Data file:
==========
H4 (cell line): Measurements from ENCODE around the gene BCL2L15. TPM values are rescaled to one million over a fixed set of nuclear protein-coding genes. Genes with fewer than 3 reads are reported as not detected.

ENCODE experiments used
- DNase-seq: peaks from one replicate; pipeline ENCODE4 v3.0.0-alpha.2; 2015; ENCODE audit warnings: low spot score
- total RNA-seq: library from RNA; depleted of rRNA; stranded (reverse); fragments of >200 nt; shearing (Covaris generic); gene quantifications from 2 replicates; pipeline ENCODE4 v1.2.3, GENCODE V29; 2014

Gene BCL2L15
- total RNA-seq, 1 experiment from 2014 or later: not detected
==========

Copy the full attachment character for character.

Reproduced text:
H4 (cell line): Measurements from ENCODE around the gene BCL2L15. TPM values are rescaled to one million over a fixed set of nuclear protein-coding genes. Genes with fewer than 3 reads are reported as not detected.

ENCODE experiments used
- DNase-seq: peaks from one replicate; pipeline ENCODE4 v3.0.0-alpha.2; 2015; ENCODE audit warnings: low spot score
- total RNA-seq: library from RNA; depleted of rRNA; stranded (reverse); fragments of >200 nt; shearing (Covaris generic); gene quantifications from 2 replicates; pipeline ENCODE4 v1.2.3, GENCODE V29; 2014

Gene BCL2L15
- total RNA-seq, 1 experiment from 2014 or later: not detected